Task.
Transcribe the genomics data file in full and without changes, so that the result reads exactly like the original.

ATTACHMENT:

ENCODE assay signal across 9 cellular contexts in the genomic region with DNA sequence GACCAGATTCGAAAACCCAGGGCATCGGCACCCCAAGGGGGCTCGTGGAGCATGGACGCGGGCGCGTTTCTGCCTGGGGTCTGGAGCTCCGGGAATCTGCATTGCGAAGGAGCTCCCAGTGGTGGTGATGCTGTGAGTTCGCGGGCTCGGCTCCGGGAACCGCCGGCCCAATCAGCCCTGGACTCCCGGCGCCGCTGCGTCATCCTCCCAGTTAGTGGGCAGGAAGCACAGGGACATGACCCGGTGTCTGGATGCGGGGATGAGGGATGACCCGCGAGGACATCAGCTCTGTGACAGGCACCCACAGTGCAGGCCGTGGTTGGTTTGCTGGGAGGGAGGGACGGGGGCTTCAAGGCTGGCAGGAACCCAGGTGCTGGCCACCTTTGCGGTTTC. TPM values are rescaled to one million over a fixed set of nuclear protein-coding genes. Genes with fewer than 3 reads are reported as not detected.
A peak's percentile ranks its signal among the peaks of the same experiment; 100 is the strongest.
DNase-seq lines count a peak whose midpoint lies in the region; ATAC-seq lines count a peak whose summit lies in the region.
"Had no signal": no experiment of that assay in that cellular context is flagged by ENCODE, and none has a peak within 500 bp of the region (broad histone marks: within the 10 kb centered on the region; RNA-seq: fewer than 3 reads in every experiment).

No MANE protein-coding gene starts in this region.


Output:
ENCODE assay signal across 9 cellular contexts in the genomic region with DNA sequence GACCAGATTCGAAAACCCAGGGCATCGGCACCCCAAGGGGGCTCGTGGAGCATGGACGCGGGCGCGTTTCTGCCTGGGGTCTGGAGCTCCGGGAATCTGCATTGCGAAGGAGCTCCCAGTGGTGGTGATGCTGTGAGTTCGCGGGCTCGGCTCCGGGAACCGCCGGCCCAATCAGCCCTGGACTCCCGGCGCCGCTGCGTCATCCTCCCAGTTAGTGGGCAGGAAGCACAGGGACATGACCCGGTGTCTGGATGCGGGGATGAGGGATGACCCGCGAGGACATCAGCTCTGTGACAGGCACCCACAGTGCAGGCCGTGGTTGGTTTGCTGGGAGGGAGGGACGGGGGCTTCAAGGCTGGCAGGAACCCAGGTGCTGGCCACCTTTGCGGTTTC. TPM values are rescaled to one million over a fixed set of nuclear protein-coding genes. Genes with fewer than 3 reads are reported as not detected.
A peak's percentile ranks its signal among the peaks of the same experiment; 100 is the strongest.
DNase-seq lines count a peak whose midpoint lies in the region; ATAC-seq lines count a peak whose summit lies in the region.
"Had no signal": no experiment of that assay in that cellular context is flagged by ENCODE, and none has a peak within 500 bp of the region (broad histone marks: within the 10 kb centered on the region; RNA-seq: fewer than 3 reads in every experiment).

No MANE protein-coding gene starts in this region.